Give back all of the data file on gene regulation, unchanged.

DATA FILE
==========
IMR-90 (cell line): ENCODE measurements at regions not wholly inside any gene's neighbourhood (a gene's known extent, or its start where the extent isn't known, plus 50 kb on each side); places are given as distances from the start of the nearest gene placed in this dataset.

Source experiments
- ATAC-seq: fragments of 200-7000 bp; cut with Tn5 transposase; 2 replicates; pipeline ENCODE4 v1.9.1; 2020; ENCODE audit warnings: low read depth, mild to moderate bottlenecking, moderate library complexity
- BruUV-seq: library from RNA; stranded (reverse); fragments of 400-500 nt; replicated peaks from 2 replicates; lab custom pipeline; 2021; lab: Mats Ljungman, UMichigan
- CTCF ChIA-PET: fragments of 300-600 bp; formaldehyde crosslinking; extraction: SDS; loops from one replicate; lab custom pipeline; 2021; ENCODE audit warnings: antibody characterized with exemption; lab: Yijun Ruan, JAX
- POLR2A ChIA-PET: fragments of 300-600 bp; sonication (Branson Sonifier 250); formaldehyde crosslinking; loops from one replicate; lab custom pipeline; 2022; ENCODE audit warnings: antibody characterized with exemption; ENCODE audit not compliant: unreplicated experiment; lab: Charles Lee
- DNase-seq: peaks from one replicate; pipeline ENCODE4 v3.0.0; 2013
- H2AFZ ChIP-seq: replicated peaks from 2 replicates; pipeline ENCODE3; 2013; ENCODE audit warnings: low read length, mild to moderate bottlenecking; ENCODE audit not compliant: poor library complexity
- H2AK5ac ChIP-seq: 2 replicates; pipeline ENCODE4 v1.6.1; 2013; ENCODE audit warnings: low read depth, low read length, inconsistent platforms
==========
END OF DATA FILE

IMR-90 (cell line): ENCODE measurements at regions not wholly inside any gene's neighbourhood (a gene's known extent, or its start where the extent isn't known, plus 50 kb on each side); places are given as distances from the start of the nearest gene placed in this dataset.

Source experiments
- ATAC-seq: fragments of 200-7000 bp; cut with Tn5 transposase; 2 replicates; pipeline ENCODE4 v1.9.1; 2020; ENCODE audit warnings: low read depth, mild to moderate bottlenecking, moderate library complexity
- BruUV-seq: library from RNA; stranded (reverse); fragments of 400-500 nt; replicated peaks from 2 replicates; lab custom pipeline; 2021; lab: Mats Ljungman, UMichigan
- CTCF ChIA-PET: fragments of 300-600 bp; formaldehyde crosslinking; extraction: SDS; loops from one replicate; lab custom pipeline; 2021; ENCODE audit warnings: antibody characterized with exemption; lab: Yijun Ruan, JAX
- POLR2A ChIA-PET: fragments of 300-600 bp; sonication (Branson Sonifier 250); formaldehyde crosslinking; loops from one replicate; lab custom pipeline; 2022; ENCODE audit warnings: antibody characterized with exemption; ENCODE audit not compliant: unreplicated experiment; lab: Charles Lee
- DNase-seq: peaks from one replicate; pipeline ENCODE4 v3.0.0; 2013
- H2AFZ ChIP-seq: replicated peaks from 2 replicates; pipeline ENCODE3; 2013; ENCODE audit warnings: low read length, mild to moderate bottlenecking; ENCODE audit not compliant: poor library complexity
- H2AK5ac ChIP-seq: 2 replicates; pipeline ENCODE4 v1.6.1; 2013; ENCODE audit warnings: low read depth, low read length, inconsistent platforms